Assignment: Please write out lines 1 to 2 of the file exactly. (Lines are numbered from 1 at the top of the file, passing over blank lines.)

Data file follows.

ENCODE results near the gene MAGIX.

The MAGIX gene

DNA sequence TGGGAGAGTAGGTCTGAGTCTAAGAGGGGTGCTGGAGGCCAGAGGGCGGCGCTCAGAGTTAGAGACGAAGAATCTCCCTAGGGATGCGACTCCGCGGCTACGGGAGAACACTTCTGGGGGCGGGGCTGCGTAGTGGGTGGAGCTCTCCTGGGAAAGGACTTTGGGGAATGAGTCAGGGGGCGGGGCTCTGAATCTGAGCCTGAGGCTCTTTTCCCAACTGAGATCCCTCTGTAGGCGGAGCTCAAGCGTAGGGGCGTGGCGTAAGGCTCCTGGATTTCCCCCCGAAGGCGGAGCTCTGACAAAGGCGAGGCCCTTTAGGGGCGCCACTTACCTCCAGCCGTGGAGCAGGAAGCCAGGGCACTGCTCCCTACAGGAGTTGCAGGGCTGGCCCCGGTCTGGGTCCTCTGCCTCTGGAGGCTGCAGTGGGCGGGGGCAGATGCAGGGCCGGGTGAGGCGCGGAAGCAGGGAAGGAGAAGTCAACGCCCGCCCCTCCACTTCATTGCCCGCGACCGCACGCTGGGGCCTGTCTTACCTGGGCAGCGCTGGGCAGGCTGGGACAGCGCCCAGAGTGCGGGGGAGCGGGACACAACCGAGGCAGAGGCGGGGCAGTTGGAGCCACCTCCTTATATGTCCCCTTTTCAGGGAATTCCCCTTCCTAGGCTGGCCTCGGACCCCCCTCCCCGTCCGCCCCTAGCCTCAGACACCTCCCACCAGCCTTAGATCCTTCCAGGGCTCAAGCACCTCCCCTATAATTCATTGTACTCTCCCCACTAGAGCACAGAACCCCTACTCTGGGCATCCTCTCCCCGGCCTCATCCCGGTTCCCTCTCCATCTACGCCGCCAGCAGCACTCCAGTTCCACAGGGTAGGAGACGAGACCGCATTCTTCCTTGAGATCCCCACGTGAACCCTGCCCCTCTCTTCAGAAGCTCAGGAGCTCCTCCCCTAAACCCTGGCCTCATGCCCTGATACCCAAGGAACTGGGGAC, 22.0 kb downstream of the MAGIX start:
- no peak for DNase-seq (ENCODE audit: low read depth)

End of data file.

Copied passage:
ENCODE results near the gene MAGIX.

The MAGIX gene